WoW Classic's Season of Discovery will break rules that have existed for 19 years

World of Warcraft Tauren character reaching into an open treasure chest
(Image credit: Blizzard)

World of Warcraft Classic's new "Season of Discovery" will break rules that have been in place for 19 years. Classes that were once DPS-focused will be able to heal and tank, and old raids will return with bosses and mechanics that never existed in the original version of the MMO.

The Season of Discovery, which will skip public testing and launch on November 30, resembles the "Classic+" concept that WoW Classic players have been begging Blizzard for since its original release. It will run on the original WoW, feature an initial level 25 cap (Classic WoW usually goes to 60) and will have a reworked 10-player Blackfathom Deeps raid with "reimagined bosses, mechanics, and ... rewards." 

After "a couple of months," the level cap will be raised again and Blizzard will introduce another set of reimainged endgame content. More details on the Season of Discovery will be revealed at a developer panel streamed from BlizzCon later today.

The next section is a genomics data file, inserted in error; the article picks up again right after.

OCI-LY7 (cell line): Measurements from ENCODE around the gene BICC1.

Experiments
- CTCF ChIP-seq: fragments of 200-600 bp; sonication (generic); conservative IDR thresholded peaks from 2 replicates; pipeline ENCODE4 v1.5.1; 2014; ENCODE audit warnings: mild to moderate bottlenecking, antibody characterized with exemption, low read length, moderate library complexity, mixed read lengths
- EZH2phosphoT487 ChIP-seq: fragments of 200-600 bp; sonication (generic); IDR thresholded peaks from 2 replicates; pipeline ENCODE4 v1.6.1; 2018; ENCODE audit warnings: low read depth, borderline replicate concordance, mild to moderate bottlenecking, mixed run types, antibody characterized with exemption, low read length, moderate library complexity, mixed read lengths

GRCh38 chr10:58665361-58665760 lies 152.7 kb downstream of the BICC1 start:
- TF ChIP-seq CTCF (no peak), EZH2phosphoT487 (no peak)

According to a press release from Blizzard, the Season of Discovery will introduce a new rune system that allows players to customize and gain new abilities. It almost sounds like equipping Legendary gear in Diablo with unique effects. You'll find runes in the world and use "rune-engraving" to enable a few of them on your character, activating spells and attacks that have never existed in the game before.

This won't be the first time WoW Classic has diverged from the original game, but maybe the first time to this degree. Wrath of the Lich King, the most recent Classic'd expansion added its Random Dungeon Finder system earlier this year, which wasn't the case until a full year after the original expansion was released. Season of Discovery, however, looks to be going much further than that.

Associate Editor

Tyler has covered games, games culture, and hardware for over a decade before joining PC Gamer as Associate Editor. He's done in-depth reporting on communities and games as well as criticism for sites like Polygon, Wired, and Waypoint. He's interested in the weird and the fascinating when it comes to games, spending time probing for stories and talking to the people involved. Tyler loves sinking into games like Final Fantasy 14, Overwatch, and Dark Souls to see what makes them tick and pluck out the parts worth talking about. His goal is to talk about games the way they are: broken, beautiful, and bizarre.